Set about 300 years after the book series, the film tells a story about Guardians Santa Claus, the Tooth Fairy, the Easter Bunny, and the Sandman, who enlist Jack Frost to stop Pitch Black from engulfing the world in darkness. The film was nominated for the Golden Globe Award for Best Animated Feature Film. This was the final DreamWorks Animation film to be distributed by Paramount Pictures.
Jack Frost awakens from a frozen pond with amnesia. Upon realizing no one can see or hear him, he disappears. Three hundred years later Jack, as the spirit of Winter, enjoys delivering snow days to school kids, but resents that they don't believe in him. At the North Pole, the Man in the Moon warns Nicholas St. North that Pitch Black is threatening the children of the world with his nightmares. He calls E. Aster Bunnymund, Sandy, and Tooth, to arms. They are then told that Jack Frost has been chosen to be a new Guardian. Jack is unimpressed by this position, as he still resents not being believed in, but North convinces him to aid them.
Visiting Tooth's world, Jack learns that baby teeth contain childhood memories of the children who lost them; Jack's teeth are included, but tells Tooth he doesn't remember. However, Pitch raids Tooth's home in order to kidnap all of her subordinate tooth fairies except Baby Tooth, whom Jack saved, so that the children's teeth can't be collected and steals all the teeth, thus preventing Tooth from sharing Jack's memories and causing children to not believe in Tooth. In order to thwart Pitch's plan, the group decides to collect children's teeth. During their journey, a quarrel between North and Bunnymund awakens a boy, Jamie. Since he still believes, he can see everybody except for Jack. Pitch's nightmares then attack, provoking Sandy as the Guardian of Dreams. Jack aids, but Sandy is killed by Pitch.
As Easter approaches, the dejected Guardians gather in Bunnymund's home. With the unexpected aid of Jamie's little sister, Sophie, they begin the process of painting eggs for Easter. After Jack takes Sophie home, he is lured to Pitch's lair by a voice. Pitch taunts him with his memories and fear of non-belief, distracting him long enough for Pitch to destroy the eggs, causing children to stop believing in Easter and Bunnymund. Losing his trust in the Guardians, Jack isolates himself in Antarctica, where Pitch tries to convince him to join his side. When Jack refuses, Pitch threatens to kill Baby Tooth unless Jack gives him his staff. He agrees, but Pitch breaks Jack's staff and throws him down a chasm. Unlocking his memories, he learns that he was a mortal teenager who fell into ice while saving his younger sister. Inspired, Jack fixes his staff and returns to the lair to rescue the kidnapped baby fairies.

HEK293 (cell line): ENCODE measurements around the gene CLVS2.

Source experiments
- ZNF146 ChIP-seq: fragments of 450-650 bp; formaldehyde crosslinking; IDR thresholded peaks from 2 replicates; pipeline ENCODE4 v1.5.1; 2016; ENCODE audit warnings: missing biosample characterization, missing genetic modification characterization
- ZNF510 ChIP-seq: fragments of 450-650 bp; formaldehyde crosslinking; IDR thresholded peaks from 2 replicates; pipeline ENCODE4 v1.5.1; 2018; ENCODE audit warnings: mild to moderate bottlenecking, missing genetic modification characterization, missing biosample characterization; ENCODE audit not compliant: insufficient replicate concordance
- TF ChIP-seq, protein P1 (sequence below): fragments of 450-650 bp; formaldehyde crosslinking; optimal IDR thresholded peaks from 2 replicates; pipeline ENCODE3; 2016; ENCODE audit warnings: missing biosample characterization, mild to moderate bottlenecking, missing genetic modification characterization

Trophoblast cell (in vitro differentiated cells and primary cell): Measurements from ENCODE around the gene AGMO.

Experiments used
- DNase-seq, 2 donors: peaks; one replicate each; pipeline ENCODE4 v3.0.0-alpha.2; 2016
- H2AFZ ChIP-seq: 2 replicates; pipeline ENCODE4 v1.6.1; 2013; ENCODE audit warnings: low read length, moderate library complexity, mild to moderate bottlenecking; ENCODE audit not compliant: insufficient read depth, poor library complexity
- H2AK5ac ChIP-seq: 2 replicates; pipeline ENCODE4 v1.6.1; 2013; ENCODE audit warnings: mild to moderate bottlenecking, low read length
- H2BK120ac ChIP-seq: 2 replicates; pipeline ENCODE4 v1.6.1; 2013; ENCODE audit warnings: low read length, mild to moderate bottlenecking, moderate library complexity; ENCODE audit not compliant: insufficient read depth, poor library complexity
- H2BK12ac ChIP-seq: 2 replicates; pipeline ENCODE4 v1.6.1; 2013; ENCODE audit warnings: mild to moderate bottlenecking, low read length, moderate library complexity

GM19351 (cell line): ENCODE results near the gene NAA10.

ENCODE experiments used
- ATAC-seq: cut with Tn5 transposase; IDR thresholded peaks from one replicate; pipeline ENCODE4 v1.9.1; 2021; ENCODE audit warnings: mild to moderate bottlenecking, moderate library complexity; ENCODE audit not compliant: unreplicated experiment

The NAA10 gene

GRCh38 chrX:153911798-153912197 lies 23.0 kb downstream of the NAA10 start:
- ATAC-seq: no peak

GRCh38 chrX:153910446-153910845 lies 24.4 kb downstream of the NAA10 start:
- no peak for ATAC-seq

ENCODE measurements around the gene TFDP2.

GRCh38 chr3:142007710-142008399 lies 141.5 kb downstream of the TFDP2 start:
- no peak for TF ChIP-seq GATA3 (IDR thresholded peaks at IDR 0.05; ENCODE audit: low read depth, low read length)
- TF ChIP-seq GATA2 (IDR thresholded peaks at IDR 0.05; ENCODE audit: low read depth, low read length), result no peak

Due to Pitch, every child in the world except Jamie disbelieves, weakening the Guardians. Finding Jamie's belief wavering, Jack makes it snow in his room, renewing belief and causing Jack to be seen and heard for the first time. Jack and Jamie gather the boy's friends, whose renewed belief bolsters their fight against Pitch. Pitch threatens them, but their dreams prove stronger than his nightmares, resulting in Sandy's resurrection. Defeated and disbelieved in, Pitch tries to retreat, but his nightmares turn on him and trap him in his lair. Afterward, Jamie and his friends bid goodbye to the Guardians as Jack accepts his place as the Guardian of Fun.Chris Pine as Jack Frost, the spirit of winter. Jack Frost is a teenage hellion who enjoys creating mischief and has no interest in being bound by rules or obligations; he just wants to spread his winter magic for the sake of fun, but also wants to be believed in. At the end of the film, Jack becomes the Guardian of Fun.
Jude Law as Pitch Black (The Boogeyman), the essence of fear and the Nightmare King.
Alec Baldwin as North (Santa Claus), the leader of the guardians, and the Guardian of Wonder. He lives at the North Pole in his Ice Castle and is served by loyal North Pole natives, the Yetis (who built the castle and workshop) and the Christmas Elves. He carries a Russian accent/culture persona.
Hugh Jackman as Bunnymund (Easter Bunny), the fabled keeper and bringer of Easter eggs and the Guardian of Hope. He has an Australian accent.
Isla Fisher as Tooth Fairy or Tooth for short, the mythical tooth collector and the Guardian of Memories. Tooth is part human and part hummingbird. Assisted by mini fairies that are split-off extensions of herself, she collects the children's teeth, which hold their most precious memories. Tooth stores them in her palace and returns memories when they are needed the most."
The Sandman, or Sandy for short, the Guardian of Dreams is the oldest of the Guardians and the first Guardian chosen by Man in the Moon. He does not speak, but communicates through sand images that he conjures above his head.
Dakota Goyo as Jamie Bennett, a child who has not given up on believing in the Guardians.
Georgie Grieve as Sophie Bennett, Jamie's little sister
Dominique Grund as Cupcake
Olivia Mattingly as Pippa
In 2005, William Joyce and Reel FX launched a joint venture, Aimesworth Amusements, to produce CG-animated feature films, one of which was set to be The Guardians of Childhood, based on Joyce's idea. The film was not realized, but they did create a short animated film, The Man in the Moon, directed by Joyce, which introduced the Guardians idea, and served as an inspiration for the film.